Tuesday 4 August 2020

Oman aviation sector prepares for resumption of service

MUSCAT, June 16, 2020

By Raajeshwari Ashok
Slowly but steadily the air travel sector is opening up after the crippling shutdown following the Covid-19 pandemic across the world. In a cautious approach to gradually starting operations, airlines have started announcing their tentative date of resumption of service. 
Industry players in Oman too are preparing for the eventual resumption of operations, even as emergency flights are being operated to evacuate people stranded in the Sultanate and to bring in Omanis stuck in other countries.
It is widely expected that Oman’s airports will open soon for normal domestic operations as well as international flights even though confirmed announcements on this are awaited. 
Meanwhile, the sultanate’s airports are geared to implement a new set of SOPs (Standard Operating Procedures) for staff and passengers as part of its biosecurity measures. It is expected that modern innovative technologies would form part of the new SOPs to ensure compliance of Covid-19 related regulations at the airports. Currently, the biggest concern, as per an IATA press statement, for governments and airlines across the world is to implement biosecurity and ensuring the personal safety of the travelling public. 
Trade Arabia spoke to some of the experts in the sector for their views on the post-resumption scenario of international passenger flights:  
Saleem Amanulla, Senior Vice President, Ground Operations, Oman Air, says while the outlook for the travel industry is grim in the short-term, the situation will not last long, as there is a concerted effort to address the challenges by the International Civil Aviation Organisation (ICAO) and International Air Transport Association (IATA). With the effective management of the spread of the coronavirus through ramped up tests and controls imposed, the Oman government has controlled not just the spread of the virus but also protected the public health, essentially leading to a seamless yet phased opening of businesses, including air travel.
“A paradigm shift in technology is necessitated by the pandemic. However, it will take time to implement these as the travel industry is one of the most globalised and interconnected industry in the world and needs coordinated effort of multiple government authorities, airport operators and airlines to integrate the information process. One of the biggest challenges is to complete the airport process as per the guidelines.  As a result, it is required to report for flight four hours before the departure.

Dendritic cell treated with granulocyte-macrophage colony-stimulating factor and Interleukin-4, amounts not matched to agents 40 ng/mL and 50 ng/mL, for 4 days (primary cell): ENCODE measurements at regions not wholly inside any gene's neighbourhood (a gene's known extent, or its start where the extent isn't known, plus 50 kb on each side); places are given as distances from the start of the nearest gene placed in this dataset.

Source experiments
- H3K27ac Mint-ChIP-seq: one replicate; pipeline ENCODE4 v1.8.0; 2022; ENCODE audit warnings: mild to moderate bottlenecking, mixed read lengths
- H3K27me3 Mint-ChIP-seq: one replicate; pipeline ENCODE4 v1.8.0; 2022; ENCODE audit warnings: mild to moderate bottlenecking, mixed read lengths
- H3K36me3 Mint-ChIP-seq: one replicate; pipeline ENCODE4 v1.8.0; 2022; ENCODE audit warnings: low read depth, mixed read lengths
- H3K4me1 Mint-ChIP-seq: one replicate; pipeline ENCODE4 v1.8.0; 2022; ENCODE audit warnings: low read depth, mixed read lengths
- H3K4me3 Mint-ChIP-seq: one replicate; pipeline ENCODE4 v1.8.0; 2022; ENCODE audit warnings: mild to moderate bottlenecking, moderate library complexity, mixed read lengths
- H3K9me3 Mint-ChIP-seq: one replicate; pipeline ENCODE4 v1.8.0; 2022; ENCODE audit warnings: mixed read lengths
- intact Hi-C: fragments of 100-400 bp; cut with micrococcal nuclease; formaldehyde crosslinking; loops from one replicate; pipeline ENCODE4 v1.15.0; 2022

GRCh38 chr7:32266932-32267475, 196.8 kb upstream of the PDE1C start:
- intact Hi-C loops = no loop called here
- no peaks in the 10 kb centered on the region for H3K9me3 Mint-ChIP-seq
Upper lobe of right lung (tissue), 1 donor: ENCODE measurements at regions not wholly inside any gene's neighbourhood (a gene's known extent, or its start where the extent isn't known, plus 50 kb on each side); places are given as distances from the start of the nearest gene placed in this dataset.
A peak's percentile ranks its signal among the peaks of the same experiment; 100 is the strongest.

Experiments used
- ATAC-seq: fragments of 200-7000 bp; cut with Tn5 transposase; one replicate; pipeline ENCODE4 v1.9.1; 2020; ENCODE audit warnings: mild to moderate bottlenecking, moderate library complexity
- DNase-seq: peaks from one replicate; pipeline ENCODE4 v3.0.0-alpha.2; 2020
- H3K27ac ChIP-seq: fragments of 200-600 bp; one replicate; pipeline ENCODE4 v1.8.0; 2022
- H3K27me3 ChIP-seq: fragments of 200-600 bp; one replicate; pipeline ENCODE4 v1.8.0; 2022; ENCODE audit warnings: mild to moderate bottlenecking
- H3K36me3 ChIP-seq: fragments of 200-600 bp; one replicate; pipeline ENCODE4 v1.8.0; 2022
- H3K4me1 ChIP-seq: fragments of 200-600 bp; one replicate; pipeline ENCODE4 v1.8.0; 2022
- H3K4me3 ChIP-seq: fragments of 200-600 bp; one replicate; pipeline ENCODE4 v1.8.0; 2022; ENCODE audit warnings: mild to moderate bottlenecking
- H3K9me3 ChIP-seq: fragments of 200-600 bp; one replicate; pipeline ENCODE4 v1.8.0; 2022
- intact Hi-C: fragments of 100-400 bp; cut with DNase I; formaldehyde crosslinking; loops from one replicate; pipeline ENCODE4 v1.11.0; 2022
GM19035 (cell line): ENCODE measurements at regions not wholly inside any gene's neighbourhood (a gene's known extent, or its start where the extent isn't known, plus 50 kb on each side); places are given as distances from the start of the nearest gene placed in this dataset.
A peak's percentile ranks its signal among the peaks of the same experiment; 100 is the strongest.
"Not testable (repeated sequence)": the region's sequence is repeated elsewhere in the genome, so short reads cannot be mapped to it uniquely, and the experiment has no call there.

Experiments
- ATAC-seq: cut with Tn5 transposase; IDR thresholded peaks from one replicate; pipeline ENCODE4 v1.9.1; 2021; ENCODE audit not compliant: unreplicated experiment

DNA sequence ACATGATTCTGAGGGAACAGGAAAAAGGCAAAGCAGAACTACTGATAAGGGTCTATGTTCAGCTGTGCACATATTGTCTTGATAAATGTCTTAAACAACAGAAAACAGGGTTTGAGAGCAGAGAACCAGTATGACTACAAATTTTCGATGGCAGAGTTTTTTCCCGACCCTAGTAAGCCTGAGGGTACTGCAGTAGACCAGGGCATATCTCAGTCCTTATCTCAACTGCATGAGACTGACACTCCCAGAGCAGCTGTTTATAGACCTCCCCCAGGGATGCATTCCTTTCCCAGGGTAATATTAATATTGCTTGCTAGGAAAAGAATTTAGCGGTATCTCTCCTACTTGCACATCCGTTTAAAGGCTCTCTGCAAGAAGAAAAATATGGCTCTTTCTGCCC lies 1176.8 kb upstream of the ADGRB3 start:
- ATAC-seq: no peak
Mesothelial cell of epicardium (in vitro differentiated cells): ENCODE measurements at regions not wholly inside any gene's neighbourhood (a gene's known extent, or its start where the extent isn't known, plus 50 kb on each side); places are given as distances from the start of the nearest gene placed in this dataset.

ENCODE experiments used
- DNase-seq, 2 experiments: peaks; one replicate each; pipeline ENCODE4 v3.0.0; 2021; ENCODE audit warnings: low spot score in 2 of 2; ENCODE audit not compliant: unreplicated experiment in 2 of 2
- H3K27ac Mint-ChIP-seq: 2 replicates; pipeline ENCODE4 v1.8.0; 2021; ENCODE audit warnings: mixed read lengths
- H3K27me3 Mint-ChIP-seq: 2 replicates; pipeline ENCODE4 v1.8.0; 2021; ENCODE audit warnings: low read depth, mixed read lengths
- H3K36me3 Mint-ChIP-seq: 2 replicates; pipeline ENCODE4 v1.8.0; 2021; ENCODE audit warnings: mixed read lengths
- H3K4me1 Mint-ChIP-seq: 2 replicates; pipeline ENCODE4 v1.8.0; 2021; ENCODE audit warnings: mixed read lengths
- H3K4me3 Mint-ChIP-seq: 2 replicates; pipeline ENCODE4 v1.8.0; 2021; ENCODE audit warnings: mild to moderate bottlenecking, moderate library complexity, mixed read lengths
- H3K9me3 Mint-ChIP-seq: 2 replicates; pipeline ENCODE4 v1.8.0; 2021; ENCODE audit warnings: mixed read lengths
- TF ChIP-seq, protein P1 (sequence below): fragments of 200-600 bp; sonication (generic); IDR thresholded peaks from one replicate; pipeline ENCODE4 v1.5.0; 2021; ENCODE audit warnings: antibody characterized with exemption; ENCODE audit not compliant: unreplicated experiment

“It will also change inflight experiences such as baggage allowances, food service, inflight entertainment, etc. However, it is expected that these are short-term issues. As far as Oman Air is concerned, our flights as of now, are limited to cargo services for essential supplies such as medicine and food supplies and repatriation of nationals based on the request of the respective countries,” he said.
Salam Al Kindi, Director of Corporate Affairs, SalamAir, too agrees that the measures adopted by the airlines and airports to combat covid-19 will instill confidence in passengers, which is what is required to bring the travel industry back to action. 
“Passengers will need to be reassured of the safety or else there will not be any willingness to fly.  As far as Oman is concerned, I would think while domestic operations in Oman will start soon, international flights will take a few more weeks and should resume towards the end of summer. SalamAir has been operating charter and cargo services in the interim though it is mostly need-based and upon request. We had flights to some of the GCC countries, chartered for the citizens of these countries who were stranded in Oman and the return flights brought back Omani citizens from these countries. SalamAir has been flying Omani citizens stuck in various other countries on request from Omani government authorities.”
Apart from the ways in which the air travel will change forever, the new normal will also prompt many travellers to look at the domestic and regional markets, for holidays. The airlines operating in countries that have well-defined domestic tourist markets, such as US, India, Spain and China, will get up and running quicker, says  Dan Goz, known on YouTube as Nonstop Dan, an aviation expert from Sweden. “Maybe this is the time for airlines to look into the domestic markets. People will start travelling domestically sooner than they start internationally as they will feel more comfortable and safe in their own country. Those countries such as US and India that have huge domestic networks can help sustain the airlines’ operations.  The air travel will be down this year with many big airlines projecting a pessimistic view on recovery and estimating a three-year trajectory to recovery. I feel that the impact will be felt for one to two years before it returns to the pre-Covid level of business,” Goz said in a chat with TradeArabia.
Never has the world seen a pandemic and worldwide repercussions like this and it has compelled us to view seriously the contingency plans and measures, said Colonel Shivaji Ghosh, Associate Director of Emergency with Indigo, one of the leading LCC operating in India.  “While the drastic fall in air travel may continue for the foreseeable future, a few factors such as route rationalization, review of manpower and salaries, strict curb on unrealistic pricing of tickets and reduction in overheads can help airlines sustain operations and ensure some revenue flow. Bigger airlines will have to cut down non-profitable routes, review their pricing strategy and go easy on new aircraft acquisitions to survive this crisis. Certainly, domestic networks will be beneficial for airlines operating in bigger countries with well-marked local tourism markets,” Ghosh said. -TradeArabia News Service


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